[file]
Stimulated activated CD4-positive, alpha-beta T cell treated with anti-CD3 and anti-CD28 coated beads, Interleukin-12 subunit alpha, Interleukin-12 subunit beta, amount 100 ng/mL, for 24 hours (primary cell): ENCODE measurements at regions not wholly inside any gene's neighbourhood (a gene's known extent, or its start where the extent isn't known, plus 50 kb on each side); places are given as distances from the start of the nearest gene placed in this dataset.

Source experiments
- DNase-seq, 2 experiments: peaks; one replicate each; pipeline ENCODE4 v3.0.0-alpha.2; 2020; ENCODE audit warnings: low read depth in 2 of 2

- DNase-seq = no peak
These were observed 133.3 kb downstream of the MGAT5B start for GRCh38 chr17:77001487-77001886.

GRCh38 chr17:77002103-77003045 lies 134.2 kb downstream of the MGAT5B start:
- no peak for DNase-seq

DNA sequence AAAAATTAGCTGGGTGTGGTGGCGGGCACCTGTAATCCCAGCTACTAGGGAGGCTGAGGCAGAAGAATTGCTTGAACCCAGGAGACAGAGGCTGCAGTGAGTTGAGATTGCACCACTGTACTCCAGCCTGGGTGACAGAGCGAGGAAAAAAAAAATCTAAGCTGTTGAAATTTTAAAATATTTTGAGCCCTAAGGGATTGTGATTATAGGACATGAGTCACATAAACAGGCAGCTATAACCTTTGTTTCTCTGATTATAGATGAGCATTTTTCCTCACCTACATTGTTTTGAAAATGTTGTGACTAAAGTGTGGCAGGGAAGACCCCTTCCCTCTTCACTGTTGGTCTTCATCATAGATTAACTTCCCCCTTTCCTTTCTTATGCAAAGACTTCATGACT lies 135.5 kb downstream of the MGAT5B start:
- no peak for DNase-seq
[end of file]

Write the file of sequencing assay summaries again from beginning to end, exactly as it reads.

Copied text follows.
Stimulated activated CD4-positive, alpha-beta T cell treated with anti-CD3 and anti-CD28 coated beads, Interleukin-12 subunit alpha, Interleukin-12 subunit beta, amount 100 ng/mL, for 24 hours (primary cell): ENCODE measurements at regions not wholly inside any gene's neighbourhood (a gene's known extent, or its start where the extent isn't known, plus 50 kb on each side); places are given as distances from the start of the nearest gene placed in this dataset.

Source experiments
- DNase-seq, 2 experiments: peaks; one replicate each; pipeline ENCODE4 v3.0.0-alpha.2; 2020; ENCODE audit warnings: low read depth in 2 of 2

- DNase-seq = no peak
These were observed 133.3 kb downstream of the MGAT5B start for GRCh38 chr17:77001487-77001886.

GRCh38 chr17:77002103-77003045 lies 134.2 kb downstream of the MGAT5B start:
- no peak for DNase-seq

DNA sequence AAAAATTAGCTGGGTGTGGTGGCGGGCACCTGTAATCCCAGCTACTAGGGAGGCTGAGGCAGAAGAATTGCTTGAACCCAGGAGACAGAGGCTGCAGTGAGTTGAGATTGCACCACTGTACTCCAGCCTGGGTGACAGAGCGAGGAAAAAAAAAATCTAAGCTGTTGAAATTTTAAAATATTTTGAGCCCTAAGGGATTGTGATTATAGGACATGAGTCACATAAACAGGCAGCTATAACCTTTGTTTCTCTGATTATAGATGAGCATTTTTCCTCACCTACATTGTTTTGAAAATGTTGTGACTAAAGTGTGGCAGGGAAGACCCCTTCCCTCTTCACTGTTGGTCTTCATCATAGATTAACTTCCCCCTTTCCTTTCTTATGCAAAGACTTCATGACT lies 135.5 kb downstream of the MGAT5B start:
- no peak for DNase-seq